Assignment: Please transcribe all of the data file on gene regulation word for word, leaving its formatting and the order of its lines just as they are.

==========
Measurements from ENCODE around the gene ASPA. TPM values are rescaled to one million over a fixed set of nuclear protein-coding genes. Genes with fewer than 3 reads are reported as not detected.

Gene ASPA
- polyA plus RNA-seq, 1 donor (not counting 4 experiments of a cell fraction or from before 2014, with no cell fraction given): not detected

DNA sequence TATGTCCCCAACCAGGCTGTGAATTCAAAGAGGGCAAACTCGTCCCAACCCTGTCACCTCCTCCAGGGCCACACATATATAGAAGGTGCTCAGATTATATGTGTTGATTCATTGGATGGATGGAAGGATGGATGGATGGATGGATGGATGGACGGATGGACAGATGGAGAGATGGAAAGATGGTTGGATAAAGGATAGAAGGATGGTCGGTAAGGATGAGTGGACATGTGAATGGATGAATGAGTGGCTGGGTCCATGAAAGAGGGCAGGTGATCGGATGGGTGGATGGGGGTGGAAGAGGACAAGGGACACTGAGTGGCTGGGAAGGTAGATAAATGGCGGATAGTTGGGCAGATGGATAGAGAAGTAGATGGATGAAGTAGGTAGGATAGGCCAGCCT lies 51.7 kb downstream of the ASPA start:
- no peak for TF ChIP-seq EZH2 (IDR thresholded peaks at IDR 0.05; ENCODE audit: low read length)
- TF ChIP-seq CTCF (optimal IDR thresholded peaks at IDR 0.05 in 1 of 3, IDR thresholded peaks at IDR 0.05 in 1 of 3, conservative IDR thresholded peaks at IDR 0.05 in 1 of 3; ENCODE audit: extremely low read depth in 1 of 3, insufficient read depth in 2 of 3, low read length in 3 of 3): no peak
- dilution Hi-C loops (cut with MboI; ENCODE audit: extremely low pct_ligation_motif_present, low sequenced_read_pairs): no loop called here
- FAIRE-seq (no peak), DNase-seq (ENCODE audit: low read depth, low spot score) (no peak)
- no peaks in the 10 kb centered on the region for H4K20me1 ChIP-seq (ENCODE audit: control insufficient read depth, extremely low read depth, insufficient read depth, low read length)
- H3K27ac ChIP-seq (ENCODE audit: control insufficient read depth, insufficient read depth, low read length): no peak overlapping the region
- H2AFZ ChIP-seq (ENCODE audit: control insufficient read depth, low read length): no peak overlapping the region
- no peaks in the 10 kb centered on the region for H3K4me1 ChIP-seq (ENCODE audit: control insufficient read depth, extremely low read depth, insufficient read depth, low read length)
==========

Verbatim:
Measurements from ENCODE around the gene ASPA. TPM values are rescaled to one million over a fixed set of nuclear protein-coding genes. Genes with fewer than 3 reads are reported as not detected.

Gene ASPA
- polyA plus RNA-seq, 1 donor (not counting 4 experiments of a cell fraction or from before 2014, with no cell fraction given): not detected

DNA sequence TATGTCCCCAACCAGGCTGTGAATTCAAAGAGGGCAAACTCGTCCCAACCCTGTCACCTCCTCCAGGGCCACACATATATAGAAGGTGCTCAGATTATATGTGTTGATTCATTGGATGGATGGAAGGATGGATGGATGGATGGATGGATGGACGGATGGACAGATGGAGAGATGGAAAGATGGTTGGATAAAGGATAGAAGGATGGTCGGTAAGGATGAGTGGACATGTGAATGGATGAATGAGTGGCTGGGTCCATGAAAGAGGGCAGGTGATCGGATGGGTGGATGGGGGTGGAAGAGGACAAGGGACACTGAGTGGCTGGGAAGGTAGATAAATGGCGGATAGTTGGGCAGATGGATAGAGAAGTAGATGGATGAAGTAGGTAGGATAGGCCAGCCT lies 51.7 kb downstream of the ASPA start:
- no peak for TF ChIP-seq EZH2 (IDR thresholded peaks at IDR 0.05; ENCODE audit: low read length)
- TF ChIP-seq CTCF (optimal IDR thresholded peaks at IDR 0.05 in 1 of 3, IDR thresholded peaks at IDR 0.05 in 1 of 3, conservative IDR thresholded peaks at IDR 0.05 in 1 of 3; ENCODE audit: extremely low read depth in 1 of 3, insufficient read depth in 2 of 3, low read length in 3 of 3): no peak
- dilution Hi-C loops (cut with MboI; ENCODE audit: extremely low pct_ligation_motif_present, low sequenced_read_pairs): no loop called here
- FAIRE-seq (no peak), DNase-seq (ENCODE audit: low read depth, low spot score) (no peak)
- no peaks in the 10 kb centered on the region for H4K20me1 ChIP-seq (ENCODE audit: control insufficient read depth, extremely low read depth, insufficient read depth, low read length)
- H3K27ac ChIP-seq (ENCODE audit: control insufficient read depth, insufficient read depth, low read length): no peak overlapping the region
- H2AFZ ChIP-seq (ENCODE audit: control insufficient read depth, low read length): no peak overlapping the region
- no peaks in the 10 kb centered on the region for H3K4me1 ChIP-seq (ENCODE audit: control insufficient read depth, extremely low read depth, insufficient read depth, low read length)